10. In CIT v. Alembic Glass Industries Ltd. : 103ITR715(Guj) , the assessee-company had an existing unit manufacturing glass at Baroda. For establishing a new glass manufacturing unit at Bangalore, the company incurred certain expenditure in the relevant years. The said unit did not go into production during the year in question. During the course of the assessee's assessment to income-tax, the ITO, inter alia, held that the Bangalore unit was not a branch of the assessee's factory and that it was, therefore, a new business and since that new business had not started production, the payment of interest on the borrowings made for incurring the expenditure for setting up the new unit could not be allowed as revenue expenditure. On the same ground, he also disallowed some miscellaneous expenditure and travelling expenditure referable to the establishment of the Bangalore unit. This decision was reversed on appeal by the AAC who held that the Bangalore unit did not become a distinct business undertaking although it was a new unit and the Income-tax Appellate Tribunal agreed with the AAC. On a reference, this court held that there was one company which controlled the administration of both the units and which supplied staff to both the units. One company alone managed the whole of the business organisation of both the units and the production of both the units was considered the production of that company itself. The mere fact that there was no common place of business because the Bangalore unit was situate many miles away from Baroda was not a matter of any consequence because the head office of the assessee was at Baroda and it was the head office which controlled the affairs of both the businesses. It was pointed out that the closure of any of the two units would surely affect the working and the business of the remaining unit for the simple reason that a larger liability of the whole business would obviously have to be borne by the other unit on the closure of one unit. Having regard to all these circumstances, it was held that the factory at Bangalore did not constitute a new business but was only an establishment of a new unit of the existing business and that the amounts in question were allowable as revenue expenditure.
11. These decisions lay down clear guidelines for the determination of the questions arising herein. In the instant case, the board of directors of the assessee, which is a private limited company, was in overall control of all the five business activities which were owned and carried on by the assessee. There was a common fund from which the necessary capital and working funds were supplied to the various business activities. The ultimate gain or loss of business was also worked out by a consolidated profit and loss account and balance-sheet. The source of finance for running the various businesses was thus one and single and there was a consolidation of accounts for the purpose of ascertaining the ultimate working result of the business carried on by the assessee. Merely because there was a separate staff, which was not inter-transferable, the unity of control was not affected since, at the apex, there was a common management and administration in view of the overall control of the various business vesting in the board of directors of the assessee-company. Though some or most of the businesses were carried on at different places, the ultimate control was exercised at the registered office of the assessee-company and that circumstance also, therefore, did not detract from the unity of control. The emphasis on the widely different nature of the business activities, though not altogether irrelevant, is not by itself decisive. The fact that manufacturing business was combined with trading activities is again a matter of no consequence because that by itself, or coupled with the other circumstances present herein, cannot lead to the conclusion that there was no interlacing or interdependence, since there was unity of control. Even if different books of account were maintained and the transactions inter se between the different business units were recorded in those books of account, once it is found that ultimately there was a common profit and loss account and balance-sheet, that circumstance would pale into insignificance because such a method of accounting would be more for convenience of business than for the purpose of maintaining the different identities. The fact that the closure of one business did not affect or lead to the closure of the other businesses is also not of much consequence because no decisive inference can be drawn therefrom. In fact, the closure of two businesses in two years in succession and the third within five years thereafter is a circumstance which leads to a reasonable inference that the various businesses were in all probability so closely interconnected that one could not bear the impact of the death of another.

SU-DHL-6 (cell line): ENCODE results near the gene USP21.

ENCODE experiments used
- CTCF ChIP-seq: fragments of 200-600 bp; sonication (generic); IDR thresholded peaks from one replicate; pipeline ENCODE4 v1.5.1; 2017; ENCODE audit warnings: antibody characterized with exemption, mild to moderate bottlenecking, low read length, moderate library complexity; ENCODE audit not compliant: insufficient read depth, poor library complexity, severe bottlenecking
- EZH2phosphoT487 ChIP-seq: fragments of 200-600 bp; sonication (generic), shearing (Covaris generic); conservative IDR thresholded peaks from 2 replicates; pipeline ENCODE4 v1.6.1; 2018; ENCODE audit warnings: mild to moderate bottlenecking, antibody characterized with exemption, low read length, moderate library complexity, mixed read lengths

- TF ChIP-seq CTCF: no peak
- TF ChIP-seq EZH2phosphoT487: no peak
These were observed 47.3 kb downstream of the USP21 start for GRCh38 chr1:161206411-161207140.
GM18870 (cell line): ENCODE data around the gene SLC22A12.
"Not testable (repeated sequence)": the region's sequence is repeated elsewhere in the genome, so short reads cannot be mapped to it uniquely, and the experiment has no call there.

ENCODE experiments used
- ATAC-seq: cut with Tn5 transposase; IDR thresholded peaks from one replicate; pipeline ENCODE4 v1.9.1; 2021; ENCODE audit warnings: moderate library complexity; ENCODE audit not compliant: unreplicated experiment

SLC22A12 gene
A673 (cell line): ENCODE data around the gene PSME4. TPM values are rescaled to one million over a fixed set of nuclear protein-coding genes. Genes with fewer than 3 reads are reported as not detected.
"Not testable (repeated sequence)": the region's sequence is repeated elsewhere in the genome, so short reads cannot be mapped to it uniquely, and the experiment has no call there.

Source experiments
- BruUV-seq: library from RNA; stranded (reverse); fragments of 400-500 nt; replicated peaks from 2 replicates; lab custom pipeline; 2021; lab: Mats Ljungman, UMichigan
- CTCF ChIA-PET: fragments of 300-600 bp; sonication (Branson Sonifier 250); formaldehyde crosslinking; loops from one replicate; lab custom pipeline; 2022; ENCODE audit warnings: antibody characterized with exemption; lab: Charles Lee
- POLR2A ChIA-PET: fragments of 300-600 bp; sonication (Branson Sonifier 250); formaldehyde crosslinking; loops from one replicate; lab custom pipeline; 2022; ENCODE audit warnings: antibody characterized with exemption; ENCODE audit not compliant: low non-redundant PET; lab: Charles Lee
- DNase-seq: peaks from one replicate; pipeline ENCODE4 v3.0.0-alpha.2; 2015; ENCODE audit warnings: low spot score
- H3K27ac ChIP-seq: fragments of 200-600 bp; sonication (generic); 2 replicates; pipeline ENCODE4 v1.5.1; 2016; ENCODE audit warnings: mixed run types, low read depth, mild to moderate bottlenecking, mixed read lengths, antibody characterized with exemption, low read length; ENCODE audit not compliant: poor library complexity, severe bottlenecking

12. In our view, on the application of the settled tests and judging the facts found in this case on the basis of the those tests, the conclusion is inevitable that there was complete interconnection, interlacing, interdependence and dovetailing of the different business activities carried on by the assessee and that all those activities really constituted one and single business.
13. Once this conclusion is reached, the further conclusion is inevitable that the deduction on account of retrenchment compensation paid by the assessee upon the closure of one of the businesses was wrongly disallowed by the Tribunal. And similar will be the position with regard to bad debts. Be it noted that the only ground on which the deductions were disallowed was that those three business, as a result of the closure of which the assessee had to pay retrenchment compensation in one case and write off its outstanding dues as bad debts in the other, were different and distinct businesses. Since that basis disappears, the deductions must be held to be permissible.
14. As a result of the foregoing discussion, we answer questions Nos. 1 and 2 in the negative, that is to say, in favour of the assessee and against the revenue. Question No. 3 is not required to be answered as the assessee has not pressed the same. There will be no order as to costs in the circumstances of the case.